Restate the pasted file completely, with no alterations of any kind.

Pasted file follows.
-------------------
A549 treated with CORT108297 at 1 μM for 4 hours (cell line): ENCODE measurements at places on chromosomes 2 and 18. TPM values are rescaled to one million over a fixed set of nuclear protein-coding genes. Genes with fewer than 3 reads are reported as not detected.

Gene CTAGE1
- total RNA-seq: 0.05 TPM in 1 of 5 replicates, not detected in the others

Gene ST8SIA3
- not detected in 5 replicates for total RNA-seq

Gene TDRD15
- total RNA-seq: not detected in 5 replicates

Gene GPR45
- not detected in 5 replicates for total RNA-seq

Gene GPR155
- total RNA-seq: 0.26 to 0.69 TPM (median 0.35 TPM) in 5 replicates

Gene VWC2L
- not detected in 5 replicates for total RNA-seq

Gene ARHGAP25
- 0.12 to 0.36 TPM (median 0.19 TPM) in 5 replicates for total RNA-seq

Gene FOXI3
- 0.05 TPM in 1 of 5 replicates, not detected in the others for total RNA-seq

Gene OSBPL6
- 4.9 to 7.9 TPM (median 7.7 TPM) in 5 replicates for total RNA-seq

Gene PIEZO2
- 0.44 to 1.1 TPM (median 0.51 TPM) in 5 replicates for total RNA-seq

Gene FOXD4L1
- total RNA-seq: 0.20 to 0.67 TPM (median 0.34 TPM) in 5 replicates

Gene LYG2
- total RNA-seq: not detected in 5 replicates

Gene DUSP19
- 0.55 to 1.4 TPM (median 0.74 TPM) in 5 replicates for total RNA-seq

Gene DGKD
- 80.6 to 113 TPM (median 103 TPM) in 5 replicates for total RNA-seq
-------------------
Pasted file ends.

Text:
A549 treated with CORT108297 at 1 μM for 4 hours (cell line): ENCODE measurements at places on chromosomes 2 and 18. TPM values are rescaled to one million over a fixed set of nuclear protein-coding genes. Genes with fewer than 3 reads are reported as not detected.

Gene CTAGE1
- total RNA-seq: 0.05 TPM in 1 of 5 replicates, not detected in the others

Gene ST8SIA3
- not detected in 5 replicates for total RNA-seq

Gene TDRD15
- total RNA-seq: not detected in 5 replicates

Gene GPR45
- not detected in 5 replicates for total RNA-seq

Gene GPR155
- total RNA-seq: 0.26 to 0.69 TPM (median 0.35 TPM) in 5 replicates

Gene VWC2L
- not detected in 5 replicates for total RNA-seq

Gene ARHGAP25
- 0.12 to 0.36 TPM (median 0.19 TPM) in 5 replicates for total RNA-seq

Gene FOXI3
- 0.05 TPM in 1 of 5 replicates, not detected in the others for total RNA-seq

Gene OSBPL6
- 4.9 to 7.9 TPM (median 7.7 TPM) in 5 replicates for total RNA-seq

Gene PIEZO2
- 0.44 to 1.1 TPM (median 0.51 TPM) in 5 replicates for total RNA-seq

Gene FOXD4L1
- total RNA-seq: 0.20 to 0.67 TPM (median 0.34 TPM) in 5 replicates

Gene LYG2
- total RNA-seq: not detected in 5 replicates

Gene DUSP19
- 0.55 to 1.4 TPM (median 0.74 TPM) in 5 replicates for total RNA-seq

Gene DGKD
- 80.6 to 113 TPM (median 103 TPM) in 5 replicates for total RNA-seq